Further, Texas state law considers both categories, contact and exposure, to be separate offenses. It is entirely possible for a person to commit indecency with a child by exposure without actually having contact with the victim. That is, the offender can meet the required criteria for exposing himself or herself to the victim or having the victim expose himself or herself to the offender without either ever having physical contact with each other. 

Exemptions to the Law

As strict as Texas’s laws are regarding the protection of children from sexual offenses, there are a number of exemptions, called affirmative defenses, that bar prosecutors from taking cases to court or even charging people with this crime. These exemptions are clearly defined, however, and must be satisfied precisely for a person to avoid being charged with indecency with a child in Texas.

The foremost exemption prohibits a person from being charged if he or she is the spouse of the child in question. If the victim and the offender are married, the offender may not be able to be charged with this crime.

The other primary exemption prevents the offender from being charged if he or she is no more than three years older than the victim. This exemption is called the Romeo and Juliet clause, or close in age exemption. It requires the accused to:

  • Be of the opposite sex of the victim
  • Not have used threats or force against the victim
  • Not to be a registered sex offender or required to register as a sex offender
  • Not have any reportable conviction or adjudication for an offense under this section of Texas law

It should be noted that Texas’s laws regarding indecency with a child do not allow for an exemption if the offender did not know the victim’s age. Likewise, they cannot avoid being charged and prosecuted if they was misled about the victim’s age.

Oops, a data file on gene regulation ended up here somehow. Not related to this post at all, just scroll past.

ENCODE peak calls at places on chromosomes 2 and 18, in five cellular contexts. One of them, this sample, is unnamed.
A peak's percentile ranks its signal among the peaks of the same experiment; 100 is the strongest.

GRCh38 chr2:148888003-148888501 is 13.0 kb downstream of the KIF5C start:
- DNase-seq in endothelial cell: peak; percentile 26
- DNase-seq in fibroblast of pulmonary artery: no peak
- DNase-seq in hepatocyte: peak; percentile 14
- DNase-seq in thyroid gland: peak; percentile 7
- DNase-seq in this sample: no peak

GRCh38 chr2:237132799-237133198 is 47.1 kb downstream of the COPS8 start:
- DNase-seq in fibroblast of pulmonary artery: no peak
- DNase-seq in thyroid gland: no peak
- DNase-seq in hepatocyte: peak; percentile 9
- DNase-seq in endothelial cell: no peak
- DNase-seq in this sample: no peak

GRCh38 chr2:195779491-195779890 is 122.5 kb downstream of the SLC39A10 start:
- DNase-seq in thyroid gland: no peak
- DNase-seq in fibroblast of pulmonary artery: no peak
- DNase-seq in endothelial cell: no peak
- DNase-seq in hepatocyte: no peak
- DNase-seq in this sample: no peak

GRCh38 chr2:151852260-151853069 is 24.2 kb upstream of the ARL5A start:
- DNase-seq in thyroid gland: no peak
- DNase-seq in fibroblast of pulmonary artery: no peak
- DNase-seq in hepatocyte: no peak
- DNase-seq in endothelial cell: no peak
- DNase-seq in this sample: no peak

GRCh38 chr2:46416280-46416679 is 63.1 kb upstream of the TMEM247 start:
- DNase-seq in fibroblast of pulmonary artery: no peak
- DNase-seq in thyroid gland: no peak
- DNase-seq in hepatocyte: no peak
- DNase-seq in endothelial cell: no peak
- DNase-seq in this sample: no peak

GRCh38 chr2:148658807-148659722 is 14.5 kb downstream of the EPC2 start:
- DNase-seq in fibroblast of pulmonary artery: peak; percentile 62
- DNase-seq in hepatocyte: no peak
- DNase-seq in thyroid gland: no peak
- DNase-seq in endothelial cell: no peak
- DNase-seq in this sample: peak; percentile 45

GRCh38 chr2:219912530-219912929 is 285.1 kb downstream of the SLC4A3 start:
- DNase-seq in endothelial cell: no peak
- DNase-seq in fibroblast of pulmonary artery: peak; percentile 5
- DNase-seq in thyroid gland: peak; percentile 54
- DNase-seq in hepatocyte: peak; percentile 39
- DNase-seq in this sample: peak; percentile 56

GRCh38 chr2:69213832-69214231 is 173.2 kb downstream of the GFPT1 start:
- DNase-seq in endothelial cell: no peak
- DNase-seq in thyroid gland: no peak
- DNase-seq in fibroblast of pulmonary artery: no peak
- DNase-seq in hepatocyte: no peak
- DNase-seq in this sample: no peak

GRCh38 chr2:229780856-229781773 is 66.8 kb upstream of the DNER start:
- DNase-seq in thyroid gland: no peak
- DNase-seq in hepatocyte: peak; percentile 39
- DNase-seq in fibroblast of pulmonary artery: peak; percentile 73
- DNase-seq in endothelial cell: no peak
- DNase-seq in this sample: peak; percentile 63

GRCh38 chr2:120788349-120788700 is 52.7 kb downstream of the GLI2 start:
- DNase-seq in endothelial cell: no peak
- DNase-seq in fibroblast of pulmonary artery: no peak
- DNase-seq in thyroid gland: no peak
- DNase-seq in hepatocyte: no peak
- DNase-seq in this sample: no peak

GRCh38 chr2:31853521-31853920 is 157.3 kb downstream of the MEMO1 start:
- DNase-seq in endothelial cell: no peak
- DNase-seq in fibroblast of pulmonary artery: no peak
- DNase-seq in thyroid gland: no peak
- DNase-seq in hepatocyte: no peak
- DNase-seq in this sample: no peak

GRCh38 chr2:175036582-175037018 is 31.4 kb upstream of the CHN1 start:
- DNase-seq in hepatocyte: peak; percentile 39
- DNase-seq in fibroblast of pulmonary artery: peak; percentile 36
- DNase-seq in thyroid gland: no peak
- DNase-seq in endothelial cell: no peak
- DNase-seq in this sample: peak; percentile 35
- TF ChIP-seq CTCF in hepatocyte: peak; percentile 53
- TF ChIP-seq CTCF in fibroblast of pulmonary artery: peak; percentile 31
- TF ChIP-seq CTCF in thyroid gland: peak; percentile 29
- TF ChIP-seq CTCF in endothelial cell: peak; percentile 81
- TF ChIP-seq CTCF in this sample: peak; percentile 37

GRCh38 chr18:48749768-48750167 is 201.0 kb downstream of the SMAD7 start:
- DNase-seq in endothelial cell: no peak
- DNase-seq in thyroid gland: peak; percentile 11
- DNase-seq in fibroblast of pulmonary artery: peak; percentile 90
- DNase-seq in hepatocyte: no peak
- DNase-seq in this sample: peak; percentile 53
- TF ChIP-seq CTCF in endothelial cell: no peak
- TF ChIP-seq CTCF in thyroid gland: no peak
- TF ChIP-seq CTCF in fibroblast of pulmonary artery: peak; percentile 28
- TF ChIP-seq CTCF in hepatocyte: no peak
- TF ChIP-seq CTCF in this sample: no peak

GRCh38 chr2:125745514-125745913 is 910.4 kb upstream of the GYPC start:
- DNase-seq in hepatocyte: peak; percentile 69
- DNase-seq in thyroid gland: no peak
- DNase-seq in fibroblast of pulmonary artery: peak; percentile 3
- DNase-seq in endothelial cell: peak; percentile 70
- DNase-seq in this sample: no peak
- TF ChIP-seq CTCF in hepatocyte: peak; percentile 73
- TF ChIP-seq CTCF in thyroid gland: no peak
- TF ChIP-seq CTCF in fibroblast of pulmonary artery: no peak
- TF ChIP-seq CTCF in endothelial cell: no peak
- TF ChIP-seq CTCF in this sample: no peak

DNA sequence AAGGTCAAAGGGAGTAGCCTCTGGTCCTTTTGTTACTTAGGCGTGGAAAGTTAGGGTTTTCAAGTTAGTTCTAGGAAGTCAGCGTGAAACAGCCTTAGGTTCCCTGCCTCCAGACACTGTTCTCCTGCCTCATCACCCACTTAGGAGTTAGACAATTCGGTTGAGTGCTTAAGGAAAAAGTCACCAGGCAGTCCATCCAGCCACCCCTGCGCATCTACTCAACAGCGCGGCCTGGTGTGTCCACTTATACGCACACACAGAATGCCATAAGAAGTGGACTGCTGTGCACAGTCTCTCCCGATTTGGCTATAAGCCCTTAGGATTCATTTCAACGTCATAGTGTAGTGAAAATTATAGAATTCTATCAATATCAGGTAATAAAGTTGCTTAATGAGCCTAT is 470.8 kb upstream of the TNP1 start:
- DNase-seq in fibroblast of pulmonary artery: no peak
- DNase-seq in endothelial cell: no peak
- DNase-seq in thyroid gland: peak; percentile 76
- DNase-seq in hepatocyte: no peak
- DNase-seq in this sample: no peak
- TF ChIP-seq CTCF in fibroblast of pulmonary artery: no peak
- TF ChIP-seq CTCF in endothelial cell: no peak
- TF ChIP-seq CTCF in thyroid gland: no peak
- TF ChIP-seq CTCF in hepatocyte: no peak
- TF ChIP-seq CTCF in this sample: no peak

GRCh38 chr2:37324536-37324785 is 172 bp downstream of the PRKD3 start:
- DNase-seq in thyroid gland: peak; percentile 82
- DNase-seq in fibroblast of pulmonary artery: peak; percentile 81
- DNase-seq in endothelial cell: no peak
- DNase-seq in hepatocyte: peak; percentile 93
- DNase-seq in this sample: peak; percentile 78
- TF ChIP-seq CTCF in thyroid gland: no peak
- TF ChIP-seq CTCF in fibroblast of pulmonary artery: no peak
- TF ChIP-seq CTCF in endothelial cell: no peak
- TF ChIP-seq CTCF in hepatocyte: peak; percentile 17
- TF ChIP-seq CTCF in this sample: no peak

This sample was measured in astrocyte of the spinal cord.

Have you been charged with indecent exposure in Texas? Attorney Brett Podolsky can help »

Punishments for Indecency with a Child in Texas

Texas has a reputation for having some of the harshest penalties allowed by law for indecency with a child. These punishments can take a grave toll not only on your reputation but also your freedom and future.

In fact, indecency with a child in Texas is always charged as a felony offense. If you are convicted of indecency with a child by contact, which is a second degree felony in Texas, you could face a fine of up to $10,000 and two to 20 years in prison, if not both.

If you are convicted of indecency with a child by exposure, a third degree felony in Texas, you could also pay a fine of up to $10,000. You also may spend two to 10 years in prison. You also will typically have to register as a sex offender if you are convicted of either contact or exposure. 

Why Hire an Attorney?

Given how steep the penalties are for a conviction of indecency with a child, you need to have an experienced defense attorney representing you. With the help of an experienced lawyer, you may be able to avoid the worst punishments for this offense. You also may avoid having to register as a sex offender in Texas.

Your attorney can use evidence in your favor to show that you did not commit the crime and have been falsely accused. If the evidence does not work in your favor, you can still have your lawyer argue down the charges against you, if possible, and show that you do not deserve to spend years in jail.